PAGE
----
As we have in the past, PaxSims is pleased to present a guest post by Skip Cole from the United States Institute of Peace—where, among other things, he’s been working on the USIP Open Sim Platform. Comments are welcomed below, or Skip can be reached directly at rcole (at) usip.org.
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What if anyone who wanted to create a simulation could do so? Would it change the world for the better, or for the worse? What would get created? How would people spend their time?
Very soon we will find out. The world is moving quickly in this direction. The cost of creating simulations is going down precipitously, and soon creating a simulation will be as easy as writing a book. Not that writing a book is particularly easy, but it is something that pretty much any human can do. (Just perusing a bookstore is enough to convince one of that.)
I spend my days trying to bring us to this future. But many other people are also helping us get there. A similar (and you are going to have to bear with me a bit on this) effort has just come to fruition in the creation of Gratuitous Space Battles (GSB). At first blush, our two efforts might seem completely different, but at a deep level we do have a lot in common.
Let me first describe both tools. In GSB you create a fleet of space ships, and then send them off to die in glorious battle. GSB is about mindless diversion and heavy weaponry. It is about maximizing unreal destruction and the creation of beautiful visuals, most of which involve interstellar clouds being lit up by laser fire and things being atomized.
The simulation creation tool that we have created, the USIP Open Sim Platform (USIP OSP), is designed to help people in peacebuilding missions do a better job. Some decisions, such as where to dig a simple well in a village, can become surprisingly important, and getting them wrong can lead to a cascade of problems. Figuring out where to dig that well is almost never a matter of hydrometry. It is a matter of figuring out who to talk to and how. These are tricky, sticky and at times very tedious problems. But what can be at stake are many real lives. As Aldous Huxley put it, “Proverbs are always platitudes until you have personally experienced the truth of them.” We allow the students to experience the truth of our lessons Without anyone actually dying.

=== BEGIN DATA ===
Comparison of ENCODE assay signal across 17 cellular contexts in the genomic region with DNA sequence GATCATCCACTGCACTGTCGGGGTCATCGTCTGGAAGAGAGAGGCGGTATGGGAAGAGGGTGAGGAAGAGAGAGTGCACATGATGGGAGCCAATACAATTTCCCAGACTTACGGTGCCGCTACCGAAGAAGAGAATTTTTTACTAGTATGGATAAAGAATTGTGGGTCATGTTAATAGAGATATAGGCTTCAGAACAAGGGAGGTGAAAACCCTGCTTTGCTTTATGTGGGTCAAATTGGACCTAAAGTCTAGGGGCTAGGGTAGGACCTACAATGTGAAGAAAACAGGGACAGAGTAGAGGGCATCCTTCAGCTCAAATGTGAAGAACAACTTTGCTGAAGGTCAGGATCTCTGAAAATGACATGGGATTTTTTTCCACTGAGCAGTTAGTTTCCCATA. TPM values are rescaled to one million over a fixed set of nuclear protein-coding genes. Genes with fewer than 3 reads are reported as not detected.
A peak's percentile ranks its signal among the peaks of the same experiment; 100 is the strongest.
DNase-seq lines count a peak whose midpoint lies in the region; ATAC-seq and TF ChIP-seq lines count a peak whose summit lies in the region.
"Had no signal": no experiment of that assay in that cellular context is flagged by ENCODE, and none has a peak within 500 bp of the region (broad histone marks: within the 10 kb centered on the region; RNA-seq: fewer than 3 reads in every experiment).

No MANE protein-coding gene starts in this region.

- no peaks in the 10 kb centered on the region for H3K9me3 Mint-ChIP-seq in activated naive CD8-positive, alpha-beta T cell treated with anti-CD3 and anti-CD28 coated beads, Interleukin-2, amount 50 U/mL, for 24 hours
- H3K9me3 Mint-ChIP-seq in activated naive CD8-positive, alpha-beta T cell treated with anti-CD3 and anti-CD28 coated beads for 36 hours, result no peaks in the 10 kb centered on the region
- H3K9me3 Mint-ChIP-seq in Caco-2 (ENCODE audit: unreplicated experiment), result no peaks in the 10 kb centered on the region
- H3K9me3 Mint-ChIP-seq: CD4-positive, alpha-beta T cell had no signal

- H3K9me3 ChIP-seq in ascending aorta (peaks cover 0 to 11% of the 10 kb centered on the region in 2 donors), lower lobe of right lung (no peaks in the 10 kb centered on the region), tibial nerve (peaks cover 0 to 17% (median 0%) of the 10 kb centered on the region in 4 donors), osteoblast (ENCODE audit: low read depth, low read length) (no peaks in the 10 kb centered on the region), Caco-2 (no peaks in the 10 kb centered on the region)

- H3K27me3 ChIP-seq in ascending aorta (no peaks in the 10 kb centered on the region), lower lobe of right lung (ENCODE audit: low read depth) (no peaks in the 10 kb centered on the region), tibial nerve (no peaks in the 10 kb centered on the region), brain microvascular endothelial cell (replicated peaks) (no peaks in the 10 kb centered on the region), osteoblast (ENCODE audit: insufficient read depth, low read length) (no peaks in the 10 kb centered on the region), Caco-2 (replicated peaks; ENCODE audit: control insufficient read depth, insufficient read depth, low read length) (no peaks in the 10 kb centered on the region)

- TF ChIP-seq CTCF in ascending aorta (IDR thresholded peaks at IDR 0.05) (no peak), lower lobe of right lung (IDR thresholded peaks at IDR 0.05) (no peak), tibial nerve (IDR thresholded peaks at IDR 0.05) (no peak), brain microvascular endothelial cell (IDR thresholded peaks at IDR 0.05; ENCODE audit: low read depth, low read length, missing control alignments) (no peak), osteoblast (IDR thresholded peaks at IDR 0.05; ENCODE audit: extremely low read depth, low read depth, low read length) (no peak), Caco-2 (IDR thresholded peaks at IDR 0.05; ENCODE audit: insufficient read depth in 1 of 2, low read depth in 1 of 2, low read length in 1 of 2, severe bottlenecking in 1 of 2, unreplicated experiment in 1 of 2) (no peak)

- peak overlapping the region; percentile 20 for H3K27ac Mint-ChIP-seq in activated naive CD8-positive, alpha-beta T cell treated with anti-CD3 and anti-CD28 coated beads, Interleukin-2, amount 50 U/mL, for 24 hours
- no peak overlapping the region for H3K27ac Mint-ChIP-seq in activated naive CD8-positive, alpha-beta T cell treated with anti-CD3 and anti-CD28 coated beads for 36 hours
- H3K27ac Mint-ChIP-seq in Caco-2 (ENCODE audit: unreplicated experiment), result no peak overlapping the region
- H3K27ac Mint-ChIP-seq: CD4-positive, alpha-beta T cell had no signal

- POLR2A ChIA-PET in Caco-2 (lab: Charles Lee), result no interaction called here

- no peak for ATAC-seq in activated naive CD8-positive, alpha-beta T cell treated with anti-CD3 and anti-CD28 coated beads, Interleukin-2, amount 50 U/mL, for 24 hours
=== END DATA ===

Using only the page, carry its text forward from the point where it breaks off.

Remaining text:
OSP screenshot—click to enlarge.
So, sure there are a lot of superficial differences between the USIP OSP and the GSB: Ours is open source, their’s is for sale. Ours is strategic, their’s is tactical. Ours is ‘serious,’ their’s is fun. We use human intelligence, they use artificial intelligence. Their’s is about war, our’s is about peace. They have excellent, excellent visuals, and we . . . don’t.
But for all of the differences, both tools empower the simulation author to create a virtual experiences. The author creates, pushes a button and then things go. In both cases the simulation author can then learn from the experience. In fact everyone exposed to the simulation will learn from the experience and the be able to go on and build better simulations. “A world of simulation builders! You say. You must be mad Cole, Mad!”
But yes, that is exactly what we are coming to, and the sooner the better. Human in the loop simulations will expand our collective understanding of how people are and how they interact. The more of this understanding that we all share, the more sophisticated we all become. And finding ways to extricate ourselves from the serious problems that we have managed to get ourselves into will require all of that sophistication and then some.
So Rock On GSB! I salute you and your virtual ships. You are the harbinger of greater things to come. And if we ever do get into a planetary war against evil bug like creatures, I am sure you will show us the way. But if those bug like creatures ever decide to talk and negotiate, we will have your back.